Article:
A Chip off the Poker Block

Posted by: on Feb 2, 2015 | No Comments

According to the Gaming Commission of Nevada, there are many high-stakes casinos with up to $5 million marks on their tokens. In fact, with the approval of the commission, a chip with any denomination can be created, provided it is backed with sufficient funds.

Poker players revel as they stack a giant fortress of glossy poker chips before them. These towers of shiny disc tokens on the green felt suggest that the player is a force to be reckoned with. However, these are a more recent phenomenon, and their time started in a vastly different form. The first gambling house received legal status in Venice, back in 1626. By the 19th century, Poker had not only become extremely popular but had evolved to a plave where the “Gus Hansens” of that time brought things like gold bits and jewel shards to the table. In short, anything that seemed valuable could be bet; so, inevitably a need for standardisation was impending after a run of over 200 years.


Setting a Standard

Gambling saloons started offering identical pieces of ivory, bone or even clay to the poker players. Unfortunately, these were easy to duplicate and forge. This prompted gaming houses to put their efforts to branding these pieces with unique symbols or their initials. Nonetheless, forgery remained an issue, making companies seek alternatives. By the late 1800s, the chips were born, made using a clay composition, ultimately creating an entire industry and the modern game as we know it.

Individualization and Distinction

Clay chips in thousands of designs dominated the scene up until the early 1930s. After this time, different materials were used by manufacturers, from earthen materials like sand and chalk to synthetic materials like ceramic and plastic. The 1950s saw the last of clay tokens, and the use of other materials became common, as they were more durable and offered more security against duplication.

The edge spots stopped being painted, the effect was instead achieved by cutting out a slot and replacing it with a different colour of the same material. They are then compressed to form a seamless disc. Many high-stakes casinos in Las Vegas, Macau and Atlantic City started using unique inlay works for identification. They were part of the design before the different elements of the chips were fused together, making it impossible to remove and harder to counterfeit.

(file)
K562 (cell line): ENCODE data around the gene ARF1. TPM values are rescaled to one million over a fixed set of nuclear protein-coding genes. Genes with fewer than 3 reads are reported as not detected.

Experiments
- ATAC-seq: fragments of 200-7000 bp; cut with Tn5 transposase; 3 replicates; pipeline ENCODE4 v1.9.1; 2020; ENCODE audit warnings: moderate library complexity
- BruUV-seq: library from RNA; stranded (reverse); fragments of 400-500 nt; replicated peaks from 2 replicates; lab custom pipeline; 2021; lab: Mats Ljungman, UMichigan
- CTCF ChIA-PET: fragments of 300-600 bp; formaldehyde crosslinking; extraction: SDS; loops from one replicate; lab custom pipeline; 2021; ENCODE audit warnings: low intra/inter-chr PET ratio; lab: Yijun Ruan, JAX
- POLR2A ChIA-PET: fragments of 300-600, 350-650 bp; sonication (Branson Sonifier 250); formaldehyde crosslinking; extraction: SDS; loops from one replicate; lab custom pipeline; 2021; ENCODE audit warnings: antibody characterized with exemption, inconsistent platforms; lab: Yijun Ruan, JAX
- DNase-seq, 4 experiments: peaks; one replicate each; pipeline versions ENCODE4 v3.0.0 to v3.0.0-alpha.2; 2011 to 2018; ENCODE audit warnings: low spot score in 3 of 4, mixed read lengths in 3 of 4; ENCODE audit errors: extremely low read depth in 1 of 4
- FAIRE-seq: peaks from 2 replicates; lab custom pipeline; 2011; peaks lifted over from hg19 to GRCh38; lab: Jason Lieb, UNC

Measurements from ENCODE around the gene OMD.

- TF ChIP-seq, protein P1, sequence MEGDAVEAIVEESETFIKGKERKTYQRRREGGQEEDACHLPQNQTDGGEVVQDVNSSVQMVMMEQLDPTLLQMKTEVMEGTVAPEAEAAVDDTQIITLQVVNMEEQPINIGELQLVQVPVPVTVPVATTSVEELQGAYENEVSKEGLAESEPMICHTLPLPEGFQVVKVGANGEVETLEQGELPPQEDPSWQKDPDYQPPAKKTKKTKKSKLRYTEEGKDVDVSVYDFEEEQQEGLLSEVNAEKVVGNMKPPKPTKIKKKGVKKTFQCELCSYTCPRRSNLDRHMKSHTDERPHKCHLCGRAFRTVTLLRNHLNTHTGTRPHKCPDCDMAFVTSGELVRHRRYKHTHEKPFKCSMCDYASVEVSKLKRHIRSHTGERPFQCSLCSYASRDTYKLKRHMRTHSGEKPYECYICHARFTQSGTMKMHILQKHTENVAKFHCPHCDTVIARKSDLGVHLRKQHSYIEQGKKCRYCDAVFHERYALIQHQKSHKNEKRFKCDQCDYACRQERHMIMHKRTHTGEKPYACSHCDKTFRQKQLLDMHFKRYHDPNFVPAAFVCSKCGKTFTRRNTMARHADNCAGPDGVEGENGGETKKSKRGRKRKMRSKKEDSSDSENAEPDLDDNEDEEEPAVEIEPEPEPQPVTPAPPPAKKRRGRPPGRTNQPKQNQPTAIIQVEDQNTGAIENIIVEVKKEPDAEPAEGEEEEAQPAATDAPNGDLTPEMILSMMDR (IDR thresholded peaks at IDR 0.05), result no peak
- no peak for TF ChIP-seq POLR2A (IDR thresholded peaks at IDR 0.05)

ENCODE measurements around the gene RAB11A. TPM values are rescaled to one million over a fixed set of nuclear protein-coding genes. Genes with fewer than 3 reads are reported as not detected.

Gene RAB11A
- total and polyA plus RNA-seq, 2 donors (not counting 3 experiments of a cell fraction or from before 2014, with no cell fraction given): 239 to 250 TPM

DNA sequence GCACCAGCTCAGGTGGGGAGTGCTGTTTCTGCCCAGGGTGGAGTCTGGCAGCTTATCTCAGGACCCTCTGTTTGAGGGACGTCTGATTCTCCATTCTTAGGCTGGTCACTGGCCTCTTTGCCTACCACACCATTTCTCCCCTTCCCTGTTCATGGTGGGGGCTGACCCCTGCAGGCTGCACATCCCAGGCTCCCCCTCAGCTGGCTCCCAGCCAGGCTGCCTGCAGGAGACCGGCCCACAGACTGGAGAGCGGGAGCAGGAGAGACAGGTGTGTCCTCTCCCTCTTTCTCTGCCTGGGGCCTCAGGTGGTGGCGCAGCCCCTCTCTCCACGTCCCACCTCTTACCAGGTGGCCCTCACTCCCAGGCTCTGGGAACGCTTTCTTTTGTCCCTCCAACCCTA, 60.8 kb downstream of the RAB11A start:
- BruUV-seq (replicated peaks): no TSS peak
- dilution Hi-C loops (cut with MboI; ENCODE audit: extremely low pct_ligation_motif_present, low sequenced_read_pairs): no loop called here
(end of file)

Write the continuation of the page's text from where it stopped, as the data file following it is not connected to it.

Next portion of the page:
Upgrading Security

The casino chips of the 21st century are probably harder to forge than currency. Casino owners are aware that there is a huge market for their in-house currency, so various security measures go on into their construction. These include artwork of a particular resolution, custom colour combinations and distinctive edge spots. Some even include UV markings and holograms. Recent designs, such as those of Las Vegas’ Wynn Casino, even incorporate Radio Frequency Identification (RFID) technology, making the maker’s mark impossible to replicate. Certain manufacturers are incorporating radio frequency, an audible tangent into the token, so the cashier can check if the poker gaming disc is authentic by using a simple hand reader.

Most establishments also have a confidential reserve stash of poker tokens, featuring a different design and markings. On suspicion of counterfeit activity, the standard load is replaced immediately by the reserve, until the doubts are put to rest. Also, with the exception of Nevada, social gaming establishments do not accept disc plaques of another casino.

Limited Edition

With the growing trend of fanatics collecting these chips for souvenirs, several casinos, such as the Flamingo and the Hard Rock, have started coming up with various series of Poker chips. The “limited-edition” varied designs are used to commemorate different events. This encourages customers to retain certain chips, in-turn adding to the establishment’s profits.

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